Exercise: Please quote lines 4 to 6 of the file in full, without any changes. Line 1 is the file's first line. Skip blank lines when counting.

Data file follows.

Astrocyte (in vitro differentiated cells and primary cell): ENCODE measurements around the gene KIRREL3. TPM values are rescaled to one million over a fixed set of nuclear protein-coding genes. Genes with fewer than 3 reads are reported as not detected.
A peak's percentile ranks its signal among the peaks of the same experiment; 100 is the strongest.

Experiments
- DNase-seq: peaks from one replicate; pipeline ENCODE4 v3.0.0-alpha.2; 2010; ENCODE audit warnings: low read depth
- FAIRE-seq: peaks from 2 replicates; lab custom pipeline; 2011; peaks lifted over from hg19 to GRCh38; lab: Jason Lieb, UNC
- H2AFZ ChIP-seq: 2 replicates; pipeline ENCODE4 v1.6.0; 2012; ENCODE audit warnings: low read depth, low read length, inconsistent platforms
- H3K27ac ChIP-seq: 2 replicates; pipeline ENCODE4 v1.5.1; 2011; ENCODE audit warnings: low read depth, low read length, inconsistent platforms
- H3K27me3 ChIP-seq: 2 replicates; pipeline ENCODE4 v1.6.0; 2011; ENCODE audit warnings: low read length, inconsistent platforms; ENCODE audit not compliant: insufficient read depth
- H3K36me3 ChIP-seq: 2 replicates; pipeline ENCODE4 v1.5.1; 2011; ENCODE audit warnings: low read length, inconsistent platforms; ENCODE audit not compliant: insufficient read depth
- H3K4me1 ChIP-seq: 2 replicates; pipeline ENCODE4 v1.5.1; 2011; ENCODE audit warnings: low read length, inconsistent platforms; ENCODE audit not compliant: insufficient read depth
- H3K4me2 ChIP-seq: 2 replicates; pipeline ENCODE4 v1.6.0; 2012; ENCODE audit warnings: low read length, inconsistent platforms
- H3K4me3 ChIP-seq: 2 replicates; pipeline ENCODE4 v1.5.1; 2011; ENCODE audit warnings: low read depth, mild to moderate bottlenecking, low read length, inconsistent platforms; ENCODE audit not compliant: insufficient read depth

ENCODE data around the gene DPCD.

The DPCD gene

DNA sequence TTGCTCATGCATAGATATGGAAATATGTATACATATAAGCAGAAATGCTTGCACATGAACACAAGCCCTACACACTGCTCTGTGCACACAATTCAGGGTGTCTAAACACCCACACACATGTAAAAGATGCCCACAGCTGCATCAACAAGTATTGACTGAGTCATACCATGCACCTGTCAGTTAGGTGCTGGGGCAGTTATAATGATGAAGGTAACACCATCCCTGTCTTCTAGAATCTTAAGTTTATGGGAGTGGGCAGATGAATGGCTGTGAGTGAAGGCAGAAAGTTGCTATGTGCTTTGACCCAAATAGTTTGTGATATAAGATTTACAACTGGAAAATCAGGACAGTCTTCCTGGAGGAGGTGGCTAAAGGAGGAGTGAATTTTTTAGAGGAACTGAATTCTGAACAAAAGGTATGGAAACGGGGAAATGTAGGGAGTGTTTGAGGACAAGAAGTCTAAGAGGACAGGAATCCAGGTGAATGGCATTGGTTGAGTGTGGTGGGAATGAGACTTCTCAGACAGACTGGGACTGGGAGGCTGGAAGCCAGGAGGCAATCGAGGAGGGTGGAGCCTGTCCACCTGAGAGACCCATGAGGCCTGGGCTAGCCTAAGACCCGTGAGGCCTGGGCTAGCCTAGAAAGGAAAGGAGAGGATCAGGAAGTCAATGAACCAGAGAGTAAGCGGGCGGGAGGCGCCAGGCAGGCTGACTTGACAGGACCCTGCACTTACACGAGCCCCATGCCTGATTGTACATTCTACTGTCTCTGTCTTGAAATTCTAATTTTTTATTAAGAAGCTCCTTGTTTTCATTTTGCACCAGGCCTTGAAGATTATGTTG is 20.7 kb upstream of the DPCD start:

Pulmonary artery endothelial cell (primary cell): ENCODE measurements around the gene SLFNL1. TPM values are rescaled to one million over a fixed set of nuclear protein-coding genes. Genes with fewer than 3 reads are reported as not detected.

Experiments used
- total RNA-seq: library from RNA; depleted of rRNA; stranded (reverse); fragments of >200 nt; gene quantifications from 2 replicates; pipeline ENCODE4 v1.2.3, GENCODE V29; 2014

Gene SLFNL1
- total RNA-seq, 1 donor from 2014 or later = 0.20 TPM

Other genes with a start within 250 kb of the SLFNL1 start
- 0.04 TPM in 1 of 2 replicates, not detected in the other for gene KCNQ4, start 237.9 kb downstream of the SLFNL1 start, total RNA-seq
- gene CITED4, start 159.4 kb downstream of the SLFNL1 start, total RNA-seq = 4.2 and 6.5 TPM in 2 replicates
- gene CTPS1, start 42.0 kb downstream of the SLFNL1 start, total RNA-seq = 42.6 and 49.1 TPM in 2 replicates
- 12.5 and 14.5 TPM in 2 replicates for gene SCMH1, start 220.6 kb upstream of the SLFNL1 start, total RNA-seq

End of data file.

- DNase-seq: peaks from one replicate; pipeline ENCODE4 v3.0.0-alpha.2; 2010; ENCODE audit warnings: low read depth
- FAIRE-seq: peaks from 2 replicates; lab custom pipeline; 2011; peaks lifted over from hg19 to GRCh38; lab: Jason Lieb, UNC
- H2AFZ ChIP-seq: 2 replicates; pipeline ENCODE4 v1.6.0; 2012; ENCODE audit warnings: low read depth, low read length, inconsistent platforms